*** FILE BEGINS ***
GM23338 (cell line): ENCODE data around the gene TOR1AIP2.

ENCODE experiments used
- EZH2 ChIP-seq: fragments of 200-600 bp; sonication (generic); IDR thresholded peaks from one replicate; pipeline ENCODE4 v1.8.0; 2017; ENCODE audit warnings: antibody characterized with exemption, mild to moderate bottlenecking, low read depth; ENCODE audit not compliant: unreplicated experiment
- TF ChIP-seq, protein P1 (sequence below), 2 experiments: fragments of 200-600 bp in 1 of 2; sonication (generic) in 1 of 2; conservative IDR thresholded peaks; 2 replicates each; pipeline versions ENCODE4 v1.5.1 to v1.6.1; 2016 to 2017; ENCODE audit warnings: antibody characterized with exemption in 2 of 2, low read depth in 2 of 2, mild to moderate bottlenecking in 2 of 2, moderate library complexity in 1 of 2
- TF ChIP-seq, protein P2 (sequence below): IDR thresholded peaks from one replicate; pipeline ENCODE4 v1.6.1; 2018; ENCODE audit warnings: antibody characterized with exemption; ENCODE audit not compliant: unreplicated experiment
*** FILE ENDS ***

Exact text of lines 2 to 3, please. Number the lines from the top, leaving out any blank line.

ENCODE experiments used
- EZH2 ChIP-seq: fragments of 200-600 bp; sonication (generic); IDR thresholded peaks from one replicate; pipeline ENCODE4 v1.8.0; 2017; ENCODE audit warnings: antibody characterized with exemption, mild to moderate bottlenecking, low read depth; ENCODE audit not compliant: unreplicated experiment